A Classical Passage to India

Rachel Dwyer is Professor of Indian Cultures and Cinema at SOAS, University of London
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After travelling around India for over 35 years, I may not have seen or experienced this sacred space exactly as Kalidasa describes it

WHILE THE RELATIONSHIP of Sanskrit studies in India to that in the Western academy has been much discussed following the Murty Library controversy, not enough has been said about the wider context of classical education in India. Language debates and policy in India have regrettably eschewed discussion of the many pleasures and purposes of a classical education, of learning grammar and rules which can be creative and puzzling. There is also the benefit of face-to-face encounters with the past through direct contact with a text rather than a second-hand account. This allows one to learn to appreciate and understand different times, values and peoples, instead of imposing today’s mores, with all the restrictions that entails.

Sanskrit does not enjoy the elite position in India that Classics has held in western Europe, despite its importance for a knowledge of ancient Indian culture, let alone its massive religious significance. It is to be regretted that the decline of language study in the UK has deprived many of the joy of Classical Studies, which are now the preserve of the ‘public’ or most elite schools. Until the early 20th century, some knowledge of Latin was mandatory among educated Europeans, although its role in the (non-Roman) Church had declined centuries earlier.

Classics at Oxford University is still known as literae humaniores or ‘more humane letters’—meaning Greek and Latin literature, ancient history and philosophy. This was to differentiate it from res divinae, or theology. Learning Classics was seen to be the way to study literature and culture—dare one argue it was the precursor of today’s Cultural Studies, albeit minus the ‘Theory’?

Classics held such a central role in the university that the study of English literature first occurred outside the UK—in institutes of higher education elsewhere in the empire—notably in India, from mid-19th century onwards. English literature was introduced later to the UK, where it has developed and merged with other disciplines such as postcolonial studies. It is ironic that, in many ways, English plays the role of a classical language in India today, a mark of elitism and learning, a language which gives access to another cultural world.

My personal journey from (mostly) bored schoolgirl to professor has been guided by the study of the classics, Latin and Greek, as well as Sanskrit and other Old and Middle Indo-Aryan languages (Vedic, Pali, Prakrit). The skills and learning acquired at school opened my eyes at an early age to the excitement of the classical world where questions could be asked and answered in a different way.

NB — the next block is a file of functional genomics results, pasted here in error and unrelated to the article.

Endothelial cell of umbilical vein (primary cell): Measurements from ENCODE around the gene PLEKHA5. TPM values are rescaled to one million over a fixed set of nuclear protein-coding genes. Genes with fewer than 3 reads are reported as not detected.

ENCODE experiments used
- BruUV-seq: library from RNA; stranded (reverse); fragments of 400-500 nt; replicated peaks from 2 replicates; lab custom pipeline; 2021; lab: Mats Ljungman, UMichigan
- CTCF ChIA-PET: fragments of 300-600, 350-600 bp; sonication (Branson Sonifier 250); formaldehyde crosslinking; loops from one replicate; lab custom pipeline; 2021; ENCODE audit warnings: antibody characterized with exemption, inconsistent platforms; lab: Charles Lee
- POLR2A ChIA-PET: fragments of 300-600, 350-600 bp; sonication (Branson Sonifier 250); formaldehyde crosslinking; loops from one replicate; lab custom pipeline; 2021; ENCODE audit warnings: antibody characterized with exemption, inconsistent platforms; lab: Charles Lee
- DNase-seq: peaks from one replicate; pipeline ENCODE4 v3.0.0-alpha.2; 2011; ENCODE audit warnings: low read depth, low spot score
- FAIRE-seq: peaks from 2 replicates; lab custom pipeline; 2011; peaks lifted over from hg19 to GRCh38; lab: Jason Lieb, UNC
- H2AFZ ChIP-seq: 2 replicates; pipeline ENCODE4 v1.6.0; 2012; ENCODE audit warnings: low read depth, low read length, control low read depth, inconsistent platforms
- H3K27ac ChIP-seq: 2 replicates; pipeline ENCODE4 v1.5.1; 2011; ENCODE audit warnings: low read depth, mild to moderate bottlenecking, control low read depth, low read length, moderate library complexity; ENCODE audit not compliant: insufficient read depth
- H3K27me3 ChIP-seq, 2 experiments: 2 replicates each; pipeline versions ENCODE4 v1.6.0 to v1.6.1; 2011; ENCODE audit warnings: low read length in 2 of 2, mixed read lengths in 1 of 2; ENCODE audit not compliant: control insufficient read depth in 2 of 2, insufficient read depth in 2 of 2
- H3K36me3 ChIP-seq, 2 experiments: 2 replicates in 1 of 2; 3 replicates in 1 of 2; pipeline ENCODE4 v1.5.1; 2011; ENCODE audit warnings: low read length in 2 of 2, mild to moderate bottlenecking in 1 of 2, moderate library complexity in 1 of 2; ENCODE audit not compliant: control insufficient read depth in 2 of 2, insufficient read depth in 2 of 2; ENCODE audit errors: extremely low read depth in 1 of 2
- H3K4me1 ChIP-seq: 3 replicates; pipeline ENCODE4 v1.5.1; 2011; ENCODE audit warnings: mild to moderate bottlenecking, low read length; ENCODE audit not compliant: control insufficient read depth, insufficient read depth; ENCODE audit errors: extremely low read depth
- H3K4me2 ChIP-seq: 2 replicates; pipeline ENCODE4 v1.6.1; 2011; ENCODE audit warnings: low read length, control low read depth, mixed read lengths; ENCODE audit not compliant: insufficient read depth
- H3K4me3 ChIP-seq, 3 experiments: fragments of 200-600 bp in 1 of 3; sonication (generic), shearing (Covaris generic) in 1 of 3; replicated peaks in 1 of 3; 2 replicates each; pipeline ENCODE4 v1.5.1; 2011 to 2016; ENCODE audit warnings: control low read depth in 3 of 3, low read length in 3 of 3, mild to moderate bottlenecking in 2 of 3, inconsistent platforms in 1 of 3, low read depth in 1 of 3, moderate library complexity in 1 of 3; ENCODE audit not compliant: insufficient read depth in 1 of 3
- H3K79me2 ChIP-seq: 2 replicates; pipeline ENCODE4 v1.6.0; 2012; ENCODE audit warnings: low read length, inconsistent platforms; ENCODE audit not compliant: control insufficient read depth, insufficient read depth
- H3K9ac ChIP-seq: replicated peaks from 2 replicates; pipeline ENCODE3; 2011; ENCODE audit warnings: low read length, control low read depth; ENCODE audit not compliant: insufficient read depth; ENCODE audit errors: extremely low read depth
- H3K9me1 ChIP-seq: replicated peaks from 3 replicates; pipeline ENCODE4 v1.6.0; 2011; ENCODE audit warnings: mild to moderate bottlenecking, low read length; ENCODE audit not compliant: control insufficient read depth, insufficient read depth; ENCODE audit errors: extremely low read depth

Revisiting classical texts from one’s youth is one of the pleasures of later life; in part because they are familiar, which is no bad thing when grappling with complex languages, but also because they now allow a double reading. The middle- aged can read the works anew from the viewpoint of years of experience, if not necessarily of wisdom, while also experiencing nostalgia by remembering one’s youthful encounters with them, particularly Catullus’ songs and Horace’s odes.

I’ve recently been rereading Latin poetry I studied at school, finding that perhaps I missed much of the deeper meaning at the time. The impetuousness of youth was tempered by the complexity of the language, which was not so much an obstacle to enjoyment, but rather the best teacher of the pleasures of slow reading, exploring poetry at the right pace, never more than a poem a day. This slow reading allowed the sentiment and thought to emerge from the sounds of the poetry—the metres, and the alliterations, onomatopoeia and other tropes. It was also a first encounter with lyrics of emotion, passion and—whisper it—sex, in ways that appealed much more than the Romantic and modern poets of English literature classes.

Reading these poems was to encounter a civilisation from 2,000 years earlier through words composed by people whose lives were as remote as they could be from ours, yet whose emotions and thoughts could resonate with modern teenage girls. We learnt poems by Catullus off by heart, pretending to swoon at his excessive passion yet secretly delighting in this new world which made our early crushes seem so dull. ‘Odi et amo’—I hate and I love, ‘Da mi basia mille’—Kiss me a thousand times, and more. While we enjoyed the modern love lyrics of pop songs, it wasn’t only the geeky schoolgirls who were just as enchanted by classical poetry. The fact that these poems are still being read centuries later reveals that they continue to speak to generations of readers in meaningful and pleasurable ways.